And on the buy side, consumers are shelling out cash for energy that they would otherwise spend on goods and services.

“Home heating costs will be significantly higher this winter than they were last year,” says Hoyt.

While the cost of oil has been trending down in recent months, the decline is not steep enough to make up for the sharp increases of 2008.

“Even if prices go down further they are not expected to get to where they were earlier in the decade,” says Koropeckyj.

Look for ways to economize on your energy costs. And don’t expect that you can pass energy expenses on to customers without compromising your sales numbers.

Watch For New Ideas And Markets
There are steps you can take to stay afloat in a rough economy.

Keep looking for ideas in technology and system improvements to get more done with fewer labor hours. This has been a winning tactic in recent times.

Productivity increased by 3 percent in 2008, according to Economy.com. That’s an improvement over the 1.4 percent of 2007. And there’s more good news ahead: Productivity growth is expected to increase by 2.5 percent in 2009.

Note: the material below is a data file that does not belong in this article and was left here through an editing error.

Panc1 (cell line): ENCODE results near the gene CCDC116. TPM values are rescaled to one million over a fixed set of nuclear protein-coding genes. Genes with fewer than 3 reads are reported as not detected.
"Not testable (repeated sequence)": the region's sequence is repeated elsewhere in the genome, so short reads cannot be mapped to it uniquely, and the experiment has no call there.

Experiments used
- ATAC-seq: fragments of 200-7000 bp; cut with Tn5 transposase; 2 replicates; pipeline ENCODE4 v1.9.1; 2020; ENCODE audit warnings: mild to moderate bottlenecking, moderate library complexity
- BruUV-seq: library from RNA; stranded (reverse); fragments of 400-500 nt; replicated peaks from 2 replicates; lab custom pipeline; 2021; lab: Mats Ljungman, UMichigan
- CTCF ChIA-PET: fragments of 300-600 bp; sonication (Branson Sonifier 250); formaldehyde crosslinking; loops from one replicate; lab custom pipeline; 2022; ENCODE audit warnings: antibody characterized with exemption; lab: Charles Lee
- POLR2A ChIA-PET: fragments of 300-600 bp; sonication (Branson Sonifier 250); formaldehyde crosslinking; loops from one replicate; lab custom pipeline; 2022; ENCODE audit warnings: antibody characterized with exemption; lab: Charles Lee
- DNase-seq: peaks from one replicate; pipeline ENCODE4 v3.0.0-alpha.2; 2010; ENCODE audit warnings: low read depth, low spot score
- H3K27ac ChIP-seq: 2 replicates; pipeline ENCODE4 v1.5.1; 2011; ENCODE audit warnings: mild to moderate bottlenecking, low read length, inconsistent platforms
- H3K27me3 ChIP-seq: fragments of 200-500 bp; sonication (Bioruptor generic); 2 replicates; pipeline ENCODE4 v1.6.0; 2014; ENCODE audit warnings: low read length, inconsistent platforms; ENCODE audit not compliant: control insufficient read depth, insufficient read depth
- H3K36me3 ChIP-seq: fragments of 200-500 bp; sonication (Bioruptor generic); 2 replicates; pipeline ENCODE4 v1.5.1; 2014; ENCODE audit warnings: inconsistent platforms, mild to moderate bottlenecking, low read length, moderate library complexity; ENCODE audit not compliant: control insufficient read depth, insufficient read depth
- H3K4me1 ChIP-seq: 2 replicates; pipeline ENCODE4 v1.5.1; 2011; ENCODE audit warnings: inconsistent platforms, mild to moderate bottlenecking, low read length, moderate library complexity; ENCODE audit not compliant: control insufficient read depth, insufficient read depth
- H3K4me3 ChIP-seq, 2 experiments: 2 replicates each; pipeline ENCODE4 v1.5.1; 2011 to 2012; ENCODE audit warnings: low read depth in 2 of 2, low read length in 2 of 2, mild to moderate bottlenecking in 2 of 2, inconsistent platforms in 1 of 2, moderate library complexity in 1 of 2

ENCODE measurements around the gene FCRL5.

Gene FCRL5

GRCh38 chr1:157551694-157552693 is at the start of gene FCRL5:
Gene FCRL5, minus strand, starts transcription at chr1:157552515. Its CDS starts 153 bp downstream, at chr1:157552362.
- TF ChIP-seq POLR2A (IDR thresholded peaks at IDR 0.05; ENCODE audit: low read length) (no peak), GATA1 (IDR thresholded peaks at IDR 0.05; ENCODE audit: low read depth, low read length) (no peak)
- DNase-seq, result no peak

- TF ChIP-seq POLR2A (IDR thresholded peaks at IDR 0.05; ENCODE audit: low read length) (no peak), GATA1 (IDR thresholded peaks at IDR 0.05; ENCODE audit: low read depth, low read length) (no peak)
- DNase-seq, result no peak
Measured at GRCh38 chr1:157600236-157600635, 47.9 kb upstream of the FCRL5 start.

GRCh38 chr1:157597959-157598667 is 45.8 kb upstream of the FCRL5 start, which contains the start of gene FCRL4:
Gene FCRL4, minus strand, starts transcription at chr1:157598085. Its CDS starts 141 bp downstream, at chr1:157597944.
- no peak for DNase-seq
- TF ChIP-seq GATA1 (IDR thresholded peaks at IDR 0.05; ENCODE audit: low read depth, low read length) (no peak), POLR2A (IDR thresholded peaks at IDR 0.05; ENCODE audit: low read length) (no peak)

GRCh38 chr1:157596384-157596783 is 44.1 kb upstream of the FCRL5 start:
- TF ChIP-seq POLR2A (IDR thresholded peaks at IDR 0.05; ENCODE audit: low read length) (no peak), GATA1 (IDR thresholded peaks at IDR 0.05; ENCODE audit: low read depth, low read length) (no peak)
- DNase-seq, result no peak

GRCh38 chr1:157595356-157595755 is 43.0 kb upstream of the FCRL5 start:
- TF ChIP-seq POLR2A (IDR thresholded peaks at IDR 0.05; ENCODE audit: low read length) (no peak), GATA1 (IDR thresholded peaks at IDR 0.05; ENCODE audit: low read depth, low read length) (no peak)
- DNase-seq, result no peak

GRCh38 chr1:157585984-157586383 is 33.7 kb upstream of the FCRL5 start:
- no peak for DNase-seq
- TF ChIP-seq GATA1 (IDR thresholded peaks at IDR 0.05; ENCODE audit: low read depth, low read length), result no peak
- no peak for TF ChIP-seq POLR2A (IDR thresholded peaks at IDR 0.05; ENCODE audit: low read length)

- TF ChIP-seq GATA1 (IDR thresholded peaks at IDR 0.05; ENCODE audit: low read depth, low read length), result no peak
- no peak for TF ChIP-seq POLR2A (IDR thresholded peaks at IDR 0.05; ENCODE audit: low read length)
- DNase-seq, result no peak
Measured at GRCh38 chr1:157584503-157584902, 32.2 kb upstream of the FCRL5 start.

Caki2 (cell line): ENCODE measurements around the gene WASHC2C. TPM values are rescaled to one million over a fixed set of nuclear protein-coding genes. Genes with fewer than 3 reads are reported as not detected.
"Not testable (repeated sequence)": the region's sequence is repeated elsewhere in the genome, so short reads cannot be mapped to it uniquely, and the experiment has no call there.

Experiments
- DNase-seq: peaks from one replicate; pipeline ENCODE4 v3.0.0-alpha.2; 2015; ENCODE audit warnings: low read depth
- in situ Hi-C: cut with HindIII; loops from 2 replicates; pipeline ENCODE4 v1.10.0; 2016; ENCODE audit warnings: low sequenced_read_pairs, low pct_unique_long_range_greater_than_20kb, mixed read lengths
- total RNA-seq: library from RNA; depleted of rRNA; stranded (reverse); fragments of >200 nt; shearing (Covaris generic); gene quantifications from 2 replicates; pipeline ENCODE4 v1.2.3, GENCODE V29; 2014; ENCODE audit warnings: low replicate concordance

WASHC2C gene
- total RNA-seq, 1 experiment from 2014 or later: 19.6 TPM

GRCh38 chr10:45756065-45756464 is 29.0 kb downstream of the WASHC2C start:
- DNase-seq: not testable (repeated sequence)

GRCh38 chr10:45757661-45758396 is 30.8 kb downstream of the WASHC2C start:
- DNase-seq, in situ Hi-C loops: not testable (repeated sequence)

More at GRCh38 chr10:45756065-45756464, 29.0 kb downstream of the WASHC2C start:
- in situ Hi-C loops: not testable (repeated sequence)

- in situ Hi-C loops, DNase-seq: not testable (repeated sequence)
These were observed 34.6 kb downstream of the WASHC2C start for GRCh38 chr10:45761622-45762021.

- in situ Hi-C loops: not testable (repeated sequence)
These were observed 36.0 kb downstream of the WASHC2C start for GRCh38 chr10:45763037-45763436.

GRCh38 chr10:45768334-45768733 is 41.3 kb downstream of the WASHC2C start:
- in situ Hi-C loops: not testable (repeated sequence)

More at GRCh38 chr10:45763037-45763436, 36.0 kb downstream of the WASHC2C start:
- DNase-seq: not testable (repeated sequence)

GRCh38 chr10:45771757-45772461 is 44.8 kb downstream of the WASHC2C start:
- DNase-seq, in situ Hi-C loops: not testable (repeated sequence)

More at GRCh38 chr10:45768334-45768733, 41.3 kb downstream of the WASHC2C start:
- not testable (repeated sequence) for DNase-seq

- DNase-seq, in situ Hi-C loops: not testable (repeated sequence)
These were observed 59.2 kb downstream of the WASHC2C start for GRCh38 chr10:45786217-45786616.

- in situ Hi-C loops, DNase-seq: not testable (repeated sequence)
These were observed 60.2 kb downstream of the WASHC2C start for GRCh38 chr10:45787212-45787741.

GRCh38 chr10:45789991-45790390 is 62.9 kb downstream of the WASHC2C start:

Want another profit strategy? Look to foreign markets. Exports are expected to increase by 6.9 percent in 2009, according to Economy.com. While that represents a moderation over the 8.78-percent increase clocked in 2008, there’s still room here for new players.

“There is great opportunity in export-related capital goods,” says Simson. “If you make a widget that Europeans can buy, I would get distribution in Europe as quickly as possible. This is a wonderful time for exports. It will be the only game in town for the next three years.”

The good news for exporters is that the dollar, despite some recent strengthening, is expected to remain weak against the euro in 2009. By the end of this year it will take $1.39 to buy what a single euro can purchase, according to Economy.com. That represents only a minor strengthening over the $1.52 clocked in 2008.

Finally, as you enter the new year, avoid panic and remember that you can’t cut your way to profitability. Reducing costs will only take you so far.

You also have to create new initiatives that boost sales by offering customers real value. And you need to find cost-effective ways to market your value to customers who are pinched for spending money.

But plan those moves carefully, keeping one eye on the risky economic environment.

“Be sure of your projects before you invest in them,” says Simson. “Take a second look at everything.”

New York City author Phillip M. Perry is taking a fresh look at his own business operations in light of the changing economic environment.